When it held its first fruit, I was at least able to examine it. Here is the first, nestled among the parsley at the southern edge of our garden. I thought, at first, that the shape was roughly pumpkin. The ribs down the side seemed to be sunken as I'd expect with a pumpkin.
So that I could show the vine to my friends on Facebook, I took a wider angle shot so that both the leaves and flowers could be examined. Guesses included a pumpkin, a watermelon, a cantaloupe and a true mystery gourd, some odd result of a hybrid. We grew none last year so whatever the vine was, it must have come up from garbage we threw onto the compost pile a year ago. Last winter's temperatures dipped to -12° (01/28/14) and I marvel at any seed that has the tenacity to survive that brutal cold.
By August the fruit had begun to betray its ancestry. The skin took on the rough exterior of a cantaloupe. But where did it come from? The only muskmelon we had was a few slices Mae gave to us last summer. None, to my knowledge, had seeds and nothing ended up in the compost. It was a mystery for sure.
Allowing it to grow for over a month, as mid-September rolled around the cantaloupe was now unmistakable. The vine grew five of them, each average size but wholly unexpected. Free food!
Melons lay beneath the vine in profusion since the vine was not very long nor extensive. I watched as the gourds grew and poked above the leaves. We picked a small one (above) as the rind seemed to be darkening. It was merely covered with a bit of mud and dust, though.
As September ended, we began picking the cantaloupes. We've had two already for breakfast. The first, small and barely ripe, was a bit crunchy but it proved what the vine was. Here Mom holds one for size comparison.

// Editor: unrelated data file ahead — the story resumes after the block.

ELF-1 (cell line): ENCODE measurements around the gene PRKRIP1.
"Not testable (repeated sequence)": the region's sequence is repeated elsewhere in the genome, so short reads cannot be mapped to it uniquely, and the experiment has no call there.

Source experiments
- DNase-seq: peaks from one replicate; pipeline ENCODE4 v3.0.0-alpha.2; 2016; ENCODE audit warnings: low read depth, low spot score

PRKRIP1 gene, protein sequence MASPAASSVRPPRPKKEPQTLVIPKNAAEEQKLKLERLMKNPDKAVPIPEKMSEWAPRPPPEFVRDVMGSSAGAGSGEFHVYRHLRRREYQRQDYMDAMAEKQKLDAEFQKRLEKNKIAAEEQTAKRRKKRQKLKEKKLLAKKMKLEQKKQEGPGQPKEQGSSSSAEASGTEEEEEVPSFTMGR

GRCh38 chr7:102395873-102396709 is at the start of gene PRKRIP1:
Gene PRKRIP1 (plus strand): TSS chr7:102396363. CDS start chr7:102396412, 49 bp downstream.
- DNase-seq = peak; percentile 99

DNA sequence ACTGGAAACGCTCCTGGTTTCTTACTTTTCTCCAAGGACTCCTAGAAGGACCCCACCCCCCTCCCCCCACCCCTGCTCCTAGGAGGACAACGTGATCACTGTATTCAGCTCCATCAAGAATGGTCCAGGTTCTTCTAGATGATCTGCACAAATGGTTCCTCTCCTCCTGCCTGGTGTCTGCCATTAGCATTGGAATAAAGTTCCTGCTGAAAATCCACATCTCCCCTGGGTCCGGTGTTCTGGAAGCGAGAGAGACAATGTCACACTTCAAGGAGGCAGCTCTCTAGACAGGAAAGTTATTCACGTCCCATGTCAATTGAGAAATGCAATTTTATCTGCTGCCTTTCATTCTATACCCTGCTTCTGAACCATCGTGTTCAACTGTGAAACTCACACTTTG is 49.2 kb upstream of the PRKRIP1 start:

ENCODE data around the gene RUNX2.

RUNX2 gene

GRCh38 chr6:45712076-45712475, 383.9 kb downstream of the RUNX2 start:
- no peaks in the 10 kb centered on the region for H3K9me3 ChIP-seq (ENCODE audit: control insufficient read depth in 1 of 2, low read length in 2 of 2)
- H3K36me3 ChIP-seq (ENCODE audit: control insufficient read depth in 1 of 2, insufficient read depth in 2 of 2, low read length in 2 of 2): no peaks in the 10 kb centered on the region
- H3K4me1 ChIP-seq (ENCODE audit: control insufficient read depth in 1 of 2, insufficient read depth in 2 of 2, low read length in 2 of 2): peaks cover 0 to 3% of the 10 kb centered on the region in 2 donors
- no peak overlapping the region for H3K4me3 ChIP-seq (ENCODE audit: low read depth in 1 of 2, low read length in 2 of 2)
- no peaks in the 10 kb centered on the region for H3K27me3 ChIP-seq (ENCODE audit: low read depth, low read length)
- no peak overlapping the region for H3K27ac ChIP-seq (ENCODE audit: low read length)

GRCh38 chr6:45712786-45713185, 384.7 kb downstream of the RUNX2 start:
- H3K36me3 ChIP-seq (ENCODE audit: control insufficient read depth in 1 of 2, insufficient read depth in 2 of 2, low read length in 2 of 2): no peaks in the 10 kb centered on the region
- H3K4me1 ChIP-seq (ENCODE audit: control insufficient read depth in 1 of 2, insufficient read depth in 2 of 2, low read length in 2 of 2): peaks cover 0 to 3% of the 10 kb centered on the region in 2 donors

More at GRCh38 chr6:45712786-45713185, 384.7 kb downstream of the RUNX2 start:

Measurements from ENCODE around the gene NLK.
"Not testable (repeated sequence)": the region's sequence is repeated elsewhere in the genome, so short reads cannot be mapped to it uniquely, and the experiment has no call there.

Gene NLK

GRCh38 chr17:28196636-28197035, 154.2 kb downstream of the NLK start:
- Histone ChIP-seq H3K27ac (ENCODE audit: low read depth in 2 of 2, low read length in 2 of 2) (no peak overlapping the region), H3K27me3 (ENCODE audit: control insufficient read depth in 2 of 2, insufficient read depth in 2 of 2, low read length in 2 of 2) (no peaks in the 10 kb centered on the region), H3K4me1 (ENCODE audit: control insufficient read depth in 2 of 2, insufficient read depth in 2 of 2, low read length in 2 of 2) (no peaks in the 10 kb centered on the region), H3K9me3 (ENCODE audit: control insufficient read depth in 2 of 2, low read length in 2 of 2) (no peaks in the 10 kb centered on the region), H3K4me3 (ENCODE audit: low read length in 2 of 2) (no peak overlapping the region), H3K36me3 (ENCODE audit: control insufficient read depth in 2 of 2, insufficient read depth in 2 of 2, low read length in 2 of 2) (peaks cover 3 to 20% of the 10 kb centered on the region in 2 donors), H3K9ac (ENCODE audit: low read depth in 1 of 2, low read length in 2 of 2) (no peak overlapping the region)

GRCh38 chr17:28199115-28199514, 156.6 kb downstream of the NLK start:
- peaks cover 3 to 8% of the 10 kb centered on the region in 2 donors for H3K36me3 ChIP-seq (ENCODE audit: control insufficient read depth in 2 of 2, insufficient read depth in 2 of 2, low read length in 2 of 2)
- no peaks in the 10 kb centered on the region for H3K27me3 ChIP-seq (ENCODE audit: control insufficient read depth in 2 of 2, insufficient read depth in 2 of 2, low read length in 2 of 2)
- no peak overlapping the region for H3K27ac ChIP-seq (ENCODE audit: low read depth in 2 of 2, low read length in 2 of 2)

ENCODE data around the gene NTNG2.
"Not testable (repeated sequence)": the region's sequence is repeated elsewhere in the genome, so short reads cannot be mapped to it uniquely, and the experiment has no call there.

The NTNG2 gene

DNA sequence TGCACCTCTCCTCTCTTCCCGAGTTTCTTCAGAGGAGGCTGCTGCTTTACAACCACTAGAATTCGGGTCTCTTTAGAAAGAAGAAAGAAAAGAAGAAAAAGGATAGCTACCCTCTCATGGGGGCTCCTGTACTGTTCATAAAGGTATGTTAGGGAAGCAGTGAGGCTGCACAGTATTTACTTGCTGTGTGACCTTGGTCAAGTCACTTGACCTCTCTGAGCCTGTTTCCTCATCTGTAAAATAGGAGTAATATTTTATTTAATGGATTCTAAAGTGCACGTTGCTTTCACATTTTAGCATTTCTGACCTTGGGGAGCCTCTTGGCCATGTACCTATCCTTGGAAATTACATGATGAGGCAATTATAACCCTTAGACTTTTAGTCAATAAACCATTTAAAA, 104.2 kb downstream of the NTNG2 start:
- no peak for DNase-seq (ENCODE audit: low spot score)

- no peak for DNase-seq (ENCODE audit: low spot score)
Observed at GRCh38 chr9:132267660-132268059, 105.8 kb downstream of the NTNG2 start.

A close-up view of the top of one melon shows the beautiful texture of the skin, as though wrapped in an intricate basket weave. Could any skilled weaver do so well as this mere melon? Nature's handiwork outdoes our own every time, blindly wrapping the exterior of a gourd with marvelous detail.
Slicing open the largest of the melons shows the beautiful orange flesh. While the melon is not wholly ripe, it was ripe enough to enjoy for breakfast. I suppose the cantaloupe should have stayed in the garden another week or so but I worried about it being nibbled by an animal (something was already working on one section of the rind). Time to pick, said I, so the melon came in for us to enjoy.
So, how does the flesh look? It's still a bit unripe but clearly gives off that wonderful perfumed cantaloupe scent. I had a bowl for breakfast and marvel that this mystery vine produced so much bounty for nothing but a handful of waterings.